Inspired by the study of humankind through various sources, including the Bible, Marcel Proust, and Shakespeare, René Girard (1923-2015), a celebrated anthropologist, developed a mimetic theory. It is relevant to many things in life, from Ukraine and to stock market bubbles, M&A hype, and organizational culture.
According to Mr. Girard, individuals are wired to imitate other people’s desires, leading them to want the same things. Think about kids keen to play with the same toy or of ‘The Joneses.’ Desire does not originate within individuals. Disturbingly, it is driven by others.
Inevitably, these dynamics lead to fierce competition for scarce assets and leadership positions. Through social interaction, all individuals end up with similar aspirations. The tension rises, threatening the community. Mimetic desire brings mimetic violence.
The Ukraine situation arguably fits Mr. Girard’s theory. If the West had not manifestly been interested in Ukraine, Russia would not have been either. It is the desire of one which drove the desire of the other. Appreciating these dynamics might have helped avert a war.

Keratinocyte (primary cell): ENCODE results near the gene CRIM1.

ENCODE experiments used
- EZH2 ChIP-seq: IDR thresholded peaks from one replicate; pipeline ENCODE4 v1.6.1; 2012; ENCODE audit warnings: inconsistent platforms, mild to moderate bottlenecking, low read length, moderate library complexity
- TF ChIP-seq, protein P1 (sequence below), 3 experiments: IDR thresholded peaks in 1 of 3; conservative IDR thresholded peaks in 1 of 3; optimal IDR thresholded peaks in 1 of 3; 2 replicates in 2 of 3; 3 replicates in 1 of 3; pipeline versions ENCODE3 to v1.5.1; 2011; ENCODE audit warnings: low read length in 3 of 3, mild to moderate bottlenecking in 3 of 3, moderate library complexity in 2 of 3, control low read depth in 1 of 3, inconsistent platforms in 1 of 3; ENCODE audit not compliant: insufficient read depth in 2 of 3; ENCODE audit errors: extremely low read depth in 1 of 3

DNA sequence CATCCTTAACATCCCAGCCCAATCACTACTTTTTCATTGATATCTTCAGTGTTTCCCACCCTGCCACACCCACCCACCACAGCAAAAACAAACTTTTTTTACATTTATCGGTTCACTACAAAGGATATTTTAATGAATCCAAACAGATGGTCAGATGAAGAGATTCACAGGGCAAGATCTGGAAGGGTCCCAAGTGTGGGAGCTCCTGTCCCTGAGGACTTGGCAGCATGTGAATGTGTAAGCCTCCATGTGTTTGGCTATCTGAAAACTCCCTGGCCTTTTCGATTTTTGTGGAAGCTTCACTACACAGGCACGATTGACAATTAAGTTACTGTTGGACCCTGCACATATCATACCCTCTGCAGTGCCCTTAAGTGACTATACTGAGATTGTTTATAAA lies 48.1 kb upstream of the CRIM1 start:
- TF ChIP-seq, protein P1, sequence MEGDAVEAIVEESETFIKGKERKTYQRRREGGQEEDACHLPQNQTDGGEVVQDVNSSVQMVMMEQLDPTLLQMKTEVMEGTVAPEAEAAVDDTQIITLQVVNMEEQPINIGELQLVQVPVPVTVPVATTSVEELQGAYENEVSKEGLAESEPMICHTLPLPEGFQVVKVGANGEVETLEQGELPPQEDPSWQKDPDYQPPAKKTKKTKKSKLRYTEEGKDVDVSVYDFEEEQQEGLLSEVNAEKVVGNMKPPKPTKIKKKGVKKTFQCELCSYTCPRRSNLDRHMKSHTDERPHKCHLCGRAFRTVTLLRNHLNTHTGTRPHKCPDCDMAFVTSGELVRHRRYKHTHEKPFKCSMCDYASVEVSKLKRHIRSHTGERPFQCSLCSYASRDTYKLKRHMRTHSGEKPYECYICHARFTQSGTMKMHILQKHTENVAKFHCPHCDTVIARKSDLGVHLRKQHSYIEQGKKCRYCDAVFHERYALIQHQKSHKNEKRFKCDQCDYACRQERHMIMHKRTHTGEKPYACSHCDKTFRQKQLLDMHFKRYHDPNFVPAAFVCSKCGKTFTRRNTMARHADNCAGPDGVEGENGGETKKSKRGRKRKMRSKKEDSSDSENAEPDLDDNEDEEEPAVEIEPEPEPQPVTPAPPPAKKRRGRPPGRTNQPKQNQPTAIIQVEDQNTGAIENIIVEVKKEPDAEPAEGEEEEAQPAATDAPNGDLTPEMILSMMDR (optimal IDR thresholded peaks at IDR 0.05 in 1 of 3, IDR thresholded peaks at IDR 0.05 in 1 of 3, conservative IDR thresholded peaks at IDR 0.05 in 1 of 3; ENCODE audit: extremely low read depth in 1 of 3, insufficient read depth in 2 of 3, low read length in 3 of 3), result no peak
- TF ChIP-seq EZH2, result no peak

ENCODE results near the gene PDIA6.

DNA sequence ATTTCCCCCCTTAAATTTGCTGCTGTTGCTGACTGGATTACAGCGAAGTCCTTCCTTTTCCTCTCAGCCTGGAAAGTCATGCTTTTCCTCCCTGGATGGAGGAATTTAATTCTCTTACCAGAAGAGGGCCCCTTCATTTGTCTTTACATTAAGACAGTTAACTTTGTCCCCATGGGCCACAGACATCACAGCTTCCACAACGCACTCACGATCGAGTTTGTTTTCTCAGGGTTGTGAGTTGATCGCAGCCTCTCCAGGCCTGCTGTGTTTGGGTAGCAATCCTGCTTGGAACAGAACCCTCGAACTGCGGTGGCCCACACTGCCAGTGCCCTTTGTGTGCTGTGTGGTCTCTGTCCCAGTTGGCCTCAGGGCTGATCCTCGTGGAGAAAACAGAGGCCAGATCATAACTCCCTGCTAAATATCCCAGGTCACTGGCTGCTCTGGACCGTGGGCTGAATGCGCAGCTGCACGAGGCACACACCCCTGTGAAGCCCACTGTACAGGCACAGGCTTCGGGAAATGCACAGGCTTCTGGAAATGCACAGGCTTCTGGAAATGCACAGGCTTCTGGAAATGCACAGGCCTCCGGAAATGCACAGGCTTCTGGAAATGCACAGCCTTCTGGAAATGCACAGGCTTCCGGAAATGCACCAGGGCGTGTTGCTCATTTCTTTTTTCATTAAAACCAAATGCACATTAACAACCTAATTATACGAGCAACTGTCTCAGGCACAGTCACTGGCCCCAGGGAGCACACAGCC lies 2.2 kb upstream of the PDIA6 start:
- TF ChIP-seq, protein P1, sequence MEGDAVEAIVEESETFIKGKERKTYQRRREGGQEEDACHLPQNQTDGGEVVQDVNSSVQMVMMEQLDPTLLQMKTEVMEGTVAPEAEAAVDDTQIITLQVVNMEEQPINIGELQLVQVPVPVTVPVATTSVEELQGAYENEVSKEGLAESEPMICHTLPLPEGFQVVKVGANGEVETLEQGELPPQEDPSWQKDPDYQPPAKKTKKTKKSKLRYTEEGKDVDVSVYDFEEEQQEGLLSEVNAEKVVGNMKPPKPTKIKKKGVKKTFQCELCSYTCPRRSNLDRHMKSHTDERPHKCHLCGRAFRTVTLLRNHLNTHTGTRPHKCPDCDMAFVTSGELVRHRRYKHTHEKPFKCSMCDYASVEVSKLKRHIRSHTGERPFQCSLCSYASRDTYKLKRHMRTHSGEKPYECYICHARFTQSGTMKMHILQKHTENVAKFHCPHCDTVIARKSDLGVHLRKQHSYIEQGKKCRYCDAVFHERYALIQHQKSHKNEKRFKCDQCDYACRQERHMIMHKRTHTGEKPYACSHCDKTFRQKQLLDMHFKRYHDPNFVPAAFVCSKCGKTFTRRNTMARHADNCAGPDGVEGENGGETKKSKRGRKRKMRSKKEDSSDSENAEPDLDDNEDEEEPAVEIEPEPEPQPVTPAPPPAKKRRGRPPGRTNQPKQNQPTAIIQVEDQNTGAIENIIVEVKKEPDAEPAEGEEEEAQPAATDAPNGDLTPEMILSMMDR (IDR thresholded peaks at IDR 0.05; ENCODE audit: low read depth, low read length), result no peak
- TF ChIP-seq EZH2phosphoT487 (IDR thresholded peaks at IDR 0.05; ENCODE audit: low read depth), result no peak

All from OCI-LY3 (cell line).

Mr. Girard further observes that a scapegoat mechanism is typically set off to bring about peace and order. It allows the community to collectively direct its frustration and anger towards an unfairly punished single individual or group of individuals. The scapegoating brings unity with a religious flavor. Rituals used to relive the special moments are instated. Over time, stories become foundational myths. These observations almost perfectly underpin the story of ‘The Hunger Games’, where the annual sacrifice of teenagers serves to remind the population of the perils of rebellion and violence.
In ‘Manias and Mimesis’ (2019), the authors link Mr. Girard’s thesis to financial bubbles: ‘[Markets are] sublime machines that synthesize beliefs and aggregate them into prices. […] Desire and imitation spread through the markets like a contagion.’ Violent busts follow. ‘[…] You can scapegoat [trading] algorithms and short-sellers.’ I would add that the same dynamics can be encountered, if not engineered during IPO processes.
Naturally, mimesis can be observed in M&A, too. Over the last twenty years, specific sectors (e.g., security, water, and oil & gas) have attracted strategic interest from a growing number of industrial companies. Acquisition multiples skyrocketed. Many companies overpaid for acquisitions. Ire naturally turned to leadership teams. But the entire financial community was responsible for fueling a ‘crisis of sameness.’ Recall a favorite quote from ‘Coup de Torchon,’ a movie that is darker than dark: ‘All crimes are collective.’
To conclude, anyone buying into Mr. Girard’s thesis would have to acknowledge that the diversity of people’s objectives and opinions in any community or organization is an inherent source of stability.